Naturally, every artisan would reflect on their last performances and reevaluate and look to improve their work.
What do you look out for in a script before accepting the role?
I look for the most unusual thing in a script. The unscripted things. I like my script to remind me of an onion so as I peel, I get layers and layers of uncertainties. This is my basis as an actor.
Does it come challenging to you getting out of character to another after playing a particular role?
I don’t know… really but like Cliff (hubby) says, ‘I am married to many women in one.’
What’s your philosophy of life?
IF…. a poem by Rudyard Kipling 1865-1936. It sums it all up.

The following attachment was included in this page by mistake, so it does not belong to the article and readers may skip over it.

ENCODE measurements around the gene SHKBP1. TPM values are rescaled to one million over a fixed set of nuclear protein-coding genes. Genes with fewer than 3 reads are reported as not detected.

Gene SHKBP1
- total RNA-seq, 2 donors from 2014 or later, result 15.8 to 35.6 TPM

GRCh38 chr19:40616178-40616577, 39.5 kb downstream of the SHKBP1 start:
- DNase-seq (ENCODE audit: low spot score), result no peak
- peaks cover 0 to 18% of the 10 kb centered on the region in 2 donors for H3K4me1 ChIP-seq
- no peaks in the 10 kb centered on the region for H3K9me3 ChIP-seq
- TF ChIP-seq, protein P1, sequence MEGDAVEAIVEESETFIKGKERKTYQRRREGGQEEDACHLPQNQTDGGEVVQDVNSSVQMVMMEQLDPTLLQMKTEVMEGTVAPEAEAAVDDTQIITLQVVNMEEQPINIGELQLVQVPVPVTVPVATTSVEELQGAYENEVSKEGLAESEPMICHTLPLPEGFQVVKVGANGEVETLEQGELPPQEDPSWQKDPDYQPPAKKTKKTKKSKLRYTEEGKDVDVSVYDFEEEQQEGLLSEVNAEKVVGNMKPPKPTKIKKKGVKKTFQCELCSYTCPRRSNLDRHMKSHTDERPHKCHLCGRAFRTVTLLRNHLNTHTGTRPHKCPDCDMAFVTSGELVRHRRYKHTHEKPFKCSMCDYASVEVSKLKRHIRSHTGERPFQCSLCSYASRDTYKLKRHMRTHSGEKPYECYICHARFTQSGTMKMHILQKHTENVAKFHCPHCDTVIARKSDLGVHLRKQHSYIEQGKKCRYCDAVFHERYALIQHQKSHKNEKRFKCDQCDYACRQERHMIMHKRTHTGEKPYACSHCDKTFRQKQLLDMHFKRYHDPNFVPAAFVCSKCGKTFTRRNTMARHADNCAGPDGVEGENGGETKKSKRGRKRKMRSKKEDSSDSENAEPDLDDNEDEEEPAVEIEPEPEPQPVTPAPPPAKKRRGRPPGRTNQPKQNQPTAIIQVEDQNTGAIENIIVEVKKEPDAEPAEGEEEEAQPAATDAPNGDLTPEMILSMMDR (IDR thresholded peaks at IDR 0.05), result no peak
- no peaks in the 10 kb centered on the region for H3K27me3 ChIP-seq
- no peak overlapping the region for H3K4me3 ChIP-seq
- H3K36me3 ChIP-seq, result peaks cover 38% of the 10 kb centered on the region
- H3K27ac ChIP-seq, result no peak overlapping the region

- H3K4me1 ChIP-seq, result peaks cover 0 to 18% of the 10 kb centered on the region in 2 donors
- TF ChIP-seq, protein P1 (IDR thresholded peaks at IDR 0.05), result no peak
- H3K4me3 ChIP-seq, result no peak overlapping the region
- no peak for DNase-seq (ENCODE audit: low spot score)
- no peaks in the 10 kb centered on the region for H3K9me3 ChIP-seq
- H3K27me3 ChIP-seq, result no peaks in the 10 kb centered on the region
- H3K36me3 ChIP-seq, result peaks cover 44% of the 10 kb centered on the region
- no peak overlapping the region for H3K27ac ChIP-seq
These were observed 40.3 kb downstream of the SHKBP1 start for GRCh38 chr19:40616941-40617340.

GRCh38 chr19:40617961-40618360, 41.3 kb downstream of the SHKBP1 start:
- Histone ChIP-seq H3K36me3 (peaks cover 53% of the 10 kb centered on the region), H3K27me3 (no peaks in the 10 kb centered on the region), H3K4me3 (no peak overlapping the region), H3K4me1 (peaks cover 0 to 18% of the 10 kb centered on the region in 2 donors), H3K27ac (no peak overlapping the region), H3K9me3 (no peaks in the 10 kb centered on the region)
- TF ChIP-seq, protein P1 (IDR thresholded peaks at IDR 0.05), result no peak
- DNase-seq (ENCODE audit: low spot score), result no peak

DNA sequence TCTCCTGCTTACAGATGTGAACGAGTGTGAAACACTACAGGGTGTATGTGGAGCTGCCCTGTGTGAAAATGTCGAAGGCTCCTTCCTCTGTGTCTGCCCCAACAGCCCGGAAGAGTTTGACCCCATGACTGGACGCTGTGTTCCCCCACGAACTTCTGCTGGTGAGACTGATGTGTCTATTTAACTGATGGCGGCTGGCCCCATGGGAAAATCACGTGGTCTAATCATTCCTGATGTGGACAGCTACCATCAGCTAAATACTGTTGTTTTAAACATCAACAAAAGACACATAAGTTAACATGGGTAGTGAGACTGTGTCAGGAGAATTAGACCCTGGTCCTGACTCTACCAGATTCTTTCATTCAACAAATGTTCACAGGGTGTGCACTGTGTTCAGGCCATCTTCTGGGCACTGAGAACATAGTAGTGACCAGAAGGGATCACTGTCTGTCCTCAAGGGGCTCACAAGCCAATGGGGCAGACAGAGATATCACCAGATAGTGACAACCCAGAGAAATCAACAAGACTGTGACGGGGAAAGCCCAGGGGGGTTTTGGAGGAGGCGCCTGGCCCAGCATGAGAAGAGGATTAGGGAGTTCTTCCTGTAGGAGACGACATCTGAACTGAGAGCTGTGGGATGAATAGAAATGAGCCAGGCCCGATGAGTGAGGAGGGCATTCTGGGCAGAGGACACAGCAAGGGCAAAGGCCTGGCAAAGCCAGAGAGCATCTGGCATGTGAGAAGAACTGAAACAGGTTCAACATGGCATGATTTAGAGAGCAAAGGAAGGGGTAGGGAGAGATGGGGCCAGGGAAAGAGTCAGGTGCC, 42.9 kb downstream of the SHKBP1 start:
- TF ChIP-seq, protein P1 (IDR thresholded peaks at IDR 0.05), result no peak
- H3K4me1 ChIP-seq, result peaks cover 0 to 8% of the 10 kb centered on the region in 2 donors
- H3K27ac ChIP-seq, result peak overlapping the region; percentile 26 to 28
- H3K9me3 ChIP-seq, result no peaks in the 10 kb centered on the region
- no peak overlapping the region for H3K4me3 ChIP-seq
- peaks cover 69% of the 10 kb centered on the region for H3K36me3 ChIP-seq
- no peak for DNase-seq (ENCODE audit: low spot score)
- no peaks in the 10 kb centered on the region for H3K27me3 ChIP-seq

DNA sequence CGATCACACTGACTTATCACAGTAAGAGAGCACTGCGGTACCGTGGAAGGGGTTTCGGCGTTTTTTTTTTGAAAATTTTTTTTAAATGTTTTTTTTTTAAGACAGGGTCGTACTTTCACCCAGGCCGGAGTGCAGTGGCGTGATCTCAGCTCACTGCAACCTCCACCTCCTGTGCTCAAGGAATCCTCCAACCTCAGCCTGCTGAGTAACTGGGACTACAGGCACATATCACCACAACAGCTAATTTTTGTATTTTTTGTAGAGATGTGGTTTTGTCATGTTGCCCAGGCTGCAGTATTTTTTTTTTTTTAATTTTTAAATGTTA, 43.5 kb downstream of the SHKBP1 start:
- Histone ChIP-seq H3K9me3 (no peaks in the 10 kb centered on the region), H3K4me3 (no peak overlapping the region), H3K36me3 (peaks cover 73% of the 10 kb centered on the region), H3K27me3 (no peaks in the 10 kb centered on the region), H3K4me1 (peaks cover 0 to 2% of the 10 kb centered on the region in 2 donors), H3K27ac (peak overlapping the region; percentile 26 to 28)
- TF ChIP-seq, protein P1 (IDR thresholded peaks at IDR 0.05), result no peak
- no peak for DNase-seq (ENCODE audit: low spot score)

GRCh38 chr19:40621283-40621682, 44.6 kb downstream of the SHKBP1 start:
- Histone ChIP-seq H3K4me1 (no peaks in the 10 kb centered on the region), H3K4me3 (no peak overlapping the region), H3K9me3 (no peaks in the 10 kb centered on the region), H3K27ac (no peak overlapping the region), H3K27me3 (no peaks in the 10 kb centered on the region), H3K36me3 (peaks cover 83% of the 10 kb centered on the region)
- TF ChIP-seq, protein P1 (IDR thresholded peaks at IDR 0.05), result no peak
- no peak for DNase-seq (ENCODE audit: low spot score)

Having relocated to the UK, what opportunities have been available to you as an actor?
I have had the opportunity to work with some reputable actors in the UK and in the US. I have been exposed to the British Heritage of Black Actors and also been involved in supporting the drive of the British Film Institute (BFI) where the spotlight was on me as a Nollywood actor. I am partnering with a director who has made inroads to the film industry in Scotland and we look forward to the projects.
How many movies have you starred in?
I would say between 25 to 30 credited films. I hope I am right and I have not made an erroneous claim.
Considering the number of movies you have starred in, do you think you have earned that popularity befitting of your status?
I believe the primary goal of an actor should not be popularity, rather attaining high standards while entertaining audiences. If those attributes bring forth fame then that would be welcoming.